Better known in North America as Yakuza's Law: Lynching, director Teruo Ishii's 1969 film for Toei opens with what is basically an atrocity exhibition, showcasing what should happen to those either unlucky or foolish enough to cross the Yakuza. From there? We essentially journey through time as the film offers up three different short stories that showcase the cruelty and violence that the Yakuza has been known for throughout the ages.
The first story is set in feudal times, the Edo Period to be exact, where we learn the story of a man played by iconic Japanese film star Bunta Sugawara. The second story takes place in the Meiji Period and follows an exiled man named Ogata (Minoru Oki) as her returns after a stint in jail to his home town to face up to the punishment that he knows will be meted out to him because of what he's done in the past. The third story takes place in the present day of 1969 and shows what happens when a Yakuza clan decides to exact revenge on the man who stole one hundred thousand yen from them.
The concept here is ridiculously simple: those who break Yakuza law will be punished. This entry in the director's ‘joys of torture' series, a run that started with 1968's Shogun's Joy Of Torture, is light on plot but each of the three tales gives us enough background on the different characters that populate this world to work. The main focus of the film, however, if it wasn't made clear by the opening montage, is on the horrible acts of brutality that are inflicted on those who cross the Yakuza. It's here, in these scenes, that Ishii and company get creative. We won't spoil the set pieces here so as not to ruin things for those who haven't seen the film before, but there are some pretty outlandish ways displayed in the film in which the gangster do away with their foes, clearly intended to maximize pain and bloodshed.
While not all of the effects are completely convincing, and a lot of the blood is remarkably red, but most of what we see here works, despite a few clearly fake appendages. The effects work is more than solid for its day, and the production values here are decent overall. The score suits the tone of the stories and their different respective violent set pieces and the cinematography is solid. In terms of casting, Bunta Sugawara lends his inimitable screen presence to the first story, which is a highlight, but it's cool to see Minoru Oki from Shogun Assassin show up here as well.
Yakuza Law may be a bizarre, unsettling and deliriously violent picture but, like most of Ishii's work from the sixties and seventies, it's very well made and certainly unique and creative. His trademark ability to blend genres works in the film's favor, and it is well-paced, none of the stories feel overly long or padded. He made better movies than this and he made more accessible movies than this but overall, Yakuza Law is definitely a solid entry in Ishii's filmography and one that his ever-expanding fanbase should certainly appreciate.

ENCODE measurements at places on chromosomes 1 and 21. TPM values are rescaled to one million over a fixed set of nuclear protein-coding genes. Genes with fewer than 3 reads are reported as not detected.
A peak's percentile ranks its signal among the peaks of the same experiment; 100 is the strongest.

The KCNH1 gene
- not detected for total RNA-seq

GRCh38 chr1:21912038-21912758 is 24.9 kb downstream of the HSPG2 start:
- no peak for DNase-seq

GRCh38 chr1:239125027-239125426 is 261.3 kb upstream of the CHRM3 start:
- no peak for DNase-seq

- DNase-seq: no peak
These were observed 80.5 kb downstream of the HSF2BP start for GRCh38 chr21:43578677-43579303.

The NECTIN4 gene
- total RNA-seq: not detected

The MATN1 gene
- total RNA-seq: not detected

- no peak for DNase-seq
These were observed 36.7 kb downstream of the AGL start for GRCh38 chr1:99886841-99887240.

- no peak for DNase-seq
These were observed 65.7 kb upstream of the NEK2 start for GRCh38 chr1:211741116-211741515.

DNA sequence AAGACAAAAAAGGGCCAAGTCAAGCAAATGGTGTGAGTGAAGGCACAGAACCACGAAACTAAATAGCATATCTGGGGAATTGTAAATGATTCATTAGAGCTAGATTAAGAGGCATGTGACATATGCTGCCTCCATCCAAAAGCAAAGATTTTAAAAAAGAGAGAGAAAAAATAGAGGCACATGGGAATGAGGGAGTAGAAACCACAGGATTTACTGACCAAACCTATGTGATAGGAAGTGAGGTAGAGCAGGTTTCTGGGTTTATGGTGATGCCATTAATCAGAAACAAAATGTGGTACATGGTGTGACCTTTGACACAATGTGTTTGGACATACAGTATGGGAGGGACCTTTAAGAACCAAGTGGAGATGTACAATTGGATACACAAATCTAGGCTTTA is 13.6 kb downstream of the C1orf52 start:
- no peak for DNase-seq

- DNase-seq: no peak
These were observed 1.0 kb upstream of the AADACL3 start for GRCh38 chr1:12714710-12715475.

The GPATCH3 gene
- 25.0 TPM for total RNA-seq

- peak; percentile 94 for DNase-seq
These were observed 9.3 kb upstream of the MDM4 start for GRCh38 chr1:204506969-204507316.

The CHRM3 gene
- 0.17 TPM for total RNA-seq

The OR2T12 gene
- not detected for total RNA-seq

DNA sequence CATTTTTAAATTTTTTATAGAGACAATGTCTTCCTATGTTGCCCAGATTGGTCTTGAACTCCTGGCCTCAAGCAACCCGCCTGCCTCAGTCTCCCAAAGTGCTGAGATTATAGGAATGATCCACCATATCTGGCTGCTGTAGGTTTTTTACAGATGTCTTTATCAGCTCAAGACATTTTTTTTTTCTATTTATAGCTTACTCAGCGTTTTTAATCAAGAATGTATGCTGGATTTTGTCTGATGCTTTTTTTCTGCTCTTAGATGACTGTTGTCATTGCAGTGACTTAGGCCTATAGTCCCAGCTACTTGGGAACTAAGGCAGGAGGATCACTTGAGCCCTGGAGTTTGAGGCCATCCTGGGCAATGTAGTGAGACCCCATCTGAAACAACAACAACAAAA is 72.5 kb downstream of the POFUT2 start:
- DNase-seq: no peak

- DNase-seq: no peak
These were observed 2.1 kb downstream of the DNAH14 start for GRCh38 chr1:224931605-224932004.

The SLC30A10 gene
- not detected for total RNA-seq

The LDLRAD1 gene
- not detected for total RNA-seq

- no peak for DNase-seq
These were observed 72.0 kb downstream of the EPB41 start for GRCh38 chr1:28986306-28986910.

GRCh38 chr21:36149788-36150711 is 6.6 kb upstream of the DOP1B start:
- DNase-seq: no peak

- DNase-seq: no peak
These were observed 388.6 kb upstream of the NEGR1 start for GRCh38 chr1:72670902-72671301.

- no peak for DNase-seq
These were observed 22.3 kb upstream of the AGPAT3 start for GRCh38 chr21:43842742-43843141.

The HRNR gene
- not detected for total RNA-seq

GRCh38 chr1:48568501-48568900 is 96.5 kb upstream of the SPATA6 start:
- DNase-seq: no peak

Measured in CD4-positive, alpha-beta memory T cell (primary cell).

Arrow brings Yakuza Law to Blu-ray in an AVC encoded 1080p high definition transfer framed at 2.35.1 widescreen and generally speaking it looks quite nice. The picture is free of noticeable compression artifacts. Color reproduction looks quite good and we get decent black levels as well. Skin tones look fine and there's only minor print damage noticeable in a few occasional instances here and there. Overall, this is a nice transfer.
The only audio option on the disc is an LPCM Mono track in the film's native Japanese language. Optional subtitles are provided in English only. There is some minor sibilance in a couple of spots but otherwise the track is fine. The levels are balanced properly and there aren't any issues with any hiss or distortion. The subtitles are clean, clear and easy to read.
The main extra on the disc is an audio commentary track with Japanese cinema expert Jasper Sharp. It's an excellent track that offers a lot of background information on the film, but that also provides some welcome social context as well. Sharp explains how and why Ishii would come to make this film, offers some historical information not just on the film and those who made it but also on the Yakuza itself, details the history of the cast members and quite a bit more.
Erotic Grotesque And Genre Hopping is a forty-eight-minute archival interview with the late director in which he covers a lot of ground. This isn't specific to this particular film as it sees him talking about many of his career highlights, offering his thoughts on the work he did in different genres as well as some of the people that he collaborated with over the years. It's very interesting and, for Ishii fans, quite a treat.
Rounding out the extras are a still gallery, menus and chapter selection options.
Yakuza Law might not be the best starting point for those new to Teruo Ishii's work but for those familiar with and accepting of his penchant for the bizarre and the way he combines art and violence, it's a very rewarding watch made all the better by the presence of the eternally cool Bunta Sugawara. Arrow's Blu-ray looks and sounds quite nice and features some good supplements too. Recommended.